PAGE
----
Oh Mercy – “Sandy”

Hailing from Melbourne, Victoria, this indie rock group started as a duo and quickly expanded to a four-person band to tour. I have a natural affinity to songs with that pulsating rhythm section led by a thumping bass line and a steady snare hit on every 2 and 4 of the measure. It’s a rock trick, heard in acts ranging from Tom Petty and Bruce to current acts like War on Drugs.

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Demitasse – “Comfy Coffins”

Minor-chords define the opening of Demitasse’s new song, “Comfy Coffins.” The lyrics describe the sense of being alone and that we all share the misery collectively. Yet, as soon as the darker tone is set, we are temporarily relieved with the first major chord that sparks a more uplifting chorus. It’s got friendly hand claps and upper register harmonies that help create this musical glow. In the end, the music is bare and poppy, yet deep and thoughtful.

Chastity Belt – “Joke”

 Nothing serious

Everything’s a joke

When we smile

It’s all in smoke

A little rockabilly. A steady bassline. And blunt guitars. Mix that in with some dry humor and a little wretchedness. You get Chastity Belt. The four girls originally attended Whitman, “one of those small liberal arts colleges,” and after entering a Battle of the Bands, the group never looked back. I truly believe rock’s not dead. It is still well and alive with all these female rockers who really don’t care what you think. Check out the album that comes out on March 24th.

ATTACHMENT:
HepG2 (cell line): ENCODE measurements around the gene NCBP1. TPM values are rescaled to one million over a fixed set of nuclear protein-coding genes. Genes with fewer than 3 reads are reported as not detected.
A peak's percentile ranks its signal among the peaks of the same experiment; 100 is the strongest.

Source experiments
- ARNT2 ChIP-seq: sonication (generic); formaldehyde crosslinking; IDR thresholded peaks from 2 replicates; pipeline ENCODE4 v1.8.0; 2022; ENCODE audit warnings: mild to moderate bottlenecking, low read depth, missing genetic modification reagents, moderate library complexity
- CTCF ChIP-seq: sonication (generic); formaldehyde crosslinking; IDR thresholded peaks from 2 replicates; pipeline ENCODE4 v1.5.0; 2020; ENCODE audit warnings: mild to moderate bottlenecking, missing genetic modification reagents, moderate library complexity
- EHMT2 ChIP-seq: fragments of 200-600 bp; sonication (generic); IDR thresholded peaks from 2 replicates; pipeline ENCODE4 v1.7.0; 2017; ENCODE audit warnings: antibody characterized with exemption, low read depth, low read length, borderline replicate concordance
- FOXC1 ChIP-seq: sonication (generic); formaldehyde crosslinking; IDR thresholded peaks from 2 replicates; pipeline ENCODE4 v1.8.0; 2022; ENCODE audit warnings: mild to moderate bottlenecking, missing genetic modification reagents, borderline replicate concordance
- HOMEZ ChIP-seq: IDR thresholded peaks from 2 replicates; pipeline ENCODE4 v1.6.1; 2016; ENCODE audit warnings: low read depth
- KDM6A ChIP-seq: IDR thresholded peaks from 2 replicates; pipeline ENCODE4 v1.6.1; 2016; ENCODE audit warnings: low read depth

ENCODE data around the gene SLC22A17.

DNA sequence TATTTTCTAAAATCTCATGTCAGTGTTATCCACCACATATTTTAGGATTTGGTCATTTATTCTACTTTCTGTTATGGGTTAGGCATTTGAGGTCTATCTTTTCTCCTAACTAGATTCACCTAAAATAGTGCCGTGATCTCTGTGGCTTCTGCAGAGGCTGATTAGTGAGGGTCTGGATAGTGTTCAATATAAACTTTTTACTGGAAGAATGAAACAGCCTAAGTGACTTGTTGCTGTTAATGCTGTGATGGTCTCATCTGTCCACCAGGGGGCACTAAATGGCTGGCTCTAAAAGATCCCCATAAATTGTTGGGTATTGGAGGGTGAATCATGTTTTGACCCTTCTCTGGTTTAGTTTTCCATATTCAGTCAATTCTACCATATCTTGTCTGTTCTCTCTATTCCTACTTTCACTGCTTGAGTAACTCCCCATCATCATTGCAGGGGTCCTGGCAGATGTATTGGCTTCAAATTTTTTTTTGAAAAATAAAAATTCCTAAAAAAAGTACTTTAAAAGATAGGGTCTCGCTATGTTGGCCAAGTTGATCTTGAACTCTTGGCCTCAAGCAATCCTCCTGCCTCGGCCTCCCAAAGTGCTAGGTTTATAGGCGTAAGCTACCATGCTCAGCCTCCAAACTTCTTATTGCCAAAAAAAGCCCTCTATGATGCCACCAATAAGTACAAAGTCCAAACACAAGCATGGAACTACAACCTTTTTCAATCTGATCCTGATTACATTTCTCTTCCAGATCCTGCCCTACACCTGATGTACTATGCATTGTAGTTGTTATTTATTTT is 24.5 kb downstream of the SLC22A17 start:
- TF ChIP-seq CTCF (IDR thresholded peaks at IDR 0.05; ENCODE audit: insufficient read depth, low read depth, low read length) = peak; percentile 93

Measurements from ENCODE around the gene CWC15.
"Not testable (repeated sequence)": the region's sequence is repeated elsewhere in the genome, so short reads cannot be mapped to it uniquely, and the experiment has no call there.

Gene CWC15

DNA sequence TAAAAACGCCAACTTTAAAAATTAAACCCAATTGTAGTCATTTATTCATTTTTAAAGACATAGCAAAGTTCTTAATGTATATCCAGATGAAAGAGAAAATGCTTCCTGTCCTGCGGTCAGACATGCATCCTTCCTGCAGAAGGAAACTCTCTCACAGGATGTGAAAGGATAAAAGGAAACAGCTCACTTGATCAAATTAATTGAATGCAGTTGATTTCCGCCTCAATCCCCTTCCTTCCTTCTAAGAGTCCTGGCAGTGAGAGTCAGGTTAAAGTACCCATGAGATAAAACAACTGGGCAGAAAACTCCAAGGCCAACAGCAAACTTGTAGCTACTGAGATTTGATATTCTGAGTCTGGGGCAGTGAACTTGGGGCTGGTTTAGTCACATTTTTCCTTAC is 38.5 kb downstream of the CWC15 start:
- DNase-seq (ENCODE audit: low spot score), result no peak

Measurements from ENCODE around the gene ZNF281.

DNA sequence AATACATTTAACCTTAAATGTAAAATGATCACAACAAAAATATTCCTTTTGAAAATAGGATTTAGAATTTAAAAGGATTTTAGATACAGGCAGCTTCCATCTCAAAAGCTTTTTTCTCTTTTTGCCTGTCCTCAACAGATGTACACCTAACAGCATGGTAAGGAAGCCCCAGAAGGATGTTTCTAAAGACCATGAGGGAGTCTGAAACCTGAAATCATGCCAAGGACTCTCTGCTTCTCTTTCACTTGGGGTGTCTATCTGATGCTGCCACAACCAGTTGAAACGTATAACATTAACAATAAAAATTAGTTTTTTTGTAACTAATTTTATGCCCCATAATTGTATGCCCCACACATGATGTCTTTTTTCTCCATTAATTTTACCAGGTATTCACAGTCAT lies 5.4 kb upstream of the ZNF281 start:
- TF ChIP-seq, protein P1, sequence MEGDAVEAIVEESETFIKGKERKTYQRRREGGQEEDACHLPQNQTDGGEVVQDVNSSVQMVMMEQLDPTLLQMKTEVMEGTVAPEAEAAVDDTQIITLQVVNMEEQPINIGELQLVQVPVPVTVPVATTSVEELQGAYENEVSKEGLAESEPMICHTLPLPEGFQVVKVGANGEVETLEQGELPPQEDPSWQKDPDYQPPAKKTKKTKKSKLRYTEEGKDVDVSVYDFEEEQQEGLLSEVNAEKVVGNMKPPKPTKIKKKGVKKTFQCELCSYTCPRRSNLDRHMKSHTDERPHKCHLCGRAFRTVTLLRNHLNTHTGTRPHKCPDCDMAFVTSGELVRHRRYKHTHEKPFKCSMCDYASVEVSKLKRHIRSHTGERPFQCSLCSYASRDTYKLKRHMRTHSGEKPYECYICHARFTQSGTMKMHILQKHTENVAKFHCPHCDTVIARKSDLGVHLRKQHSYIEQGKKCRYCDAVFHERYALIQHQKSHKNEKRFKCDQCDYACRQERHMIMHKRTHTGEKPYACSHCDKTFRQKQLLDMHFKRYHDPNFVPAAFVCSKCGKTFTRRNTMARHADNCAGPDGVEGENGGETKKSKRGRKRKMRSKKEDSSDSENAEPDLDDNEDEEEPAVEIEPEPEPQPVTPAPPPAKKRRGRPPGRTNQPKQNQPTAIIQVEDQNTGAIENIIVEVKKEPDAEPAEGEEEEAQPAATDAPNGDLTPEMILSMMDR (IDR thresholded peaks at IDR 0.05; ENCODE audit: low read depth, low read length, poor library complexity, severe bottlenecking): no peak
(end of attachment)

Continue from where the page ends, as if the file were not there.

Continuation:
Broken Witt Rebels – “Shake Me Down”

They probably are sick and tired of the comparison, but when you are talking gritty, southern rock with a natural affinity toward pop melodies, Kings of Leon definitely comes to mind when I listen to Broken Witt Rebels. What many forget is that the Kings of Leon started playing in the basement of Jackson, Tennessee only to become a frequent headliner at festivals around the world. Just listen to that first line and the way he rolls his “out:” “It’s in the way she keeps calling me oooouttt.”

Ryley Walker -“Primrose Green”

The lead single off Ryley Walker’s his upcoming sophomore album is beautifully open and lacking in structure. Although Ryley’s guitar skills are the show, I love the jangly piano, the off-beat snare drum hits, and the constant improvisatory background noise. Not enough music formats allows the artist to elongate these type of grooves. It’s only then that the musician can you really start exploring.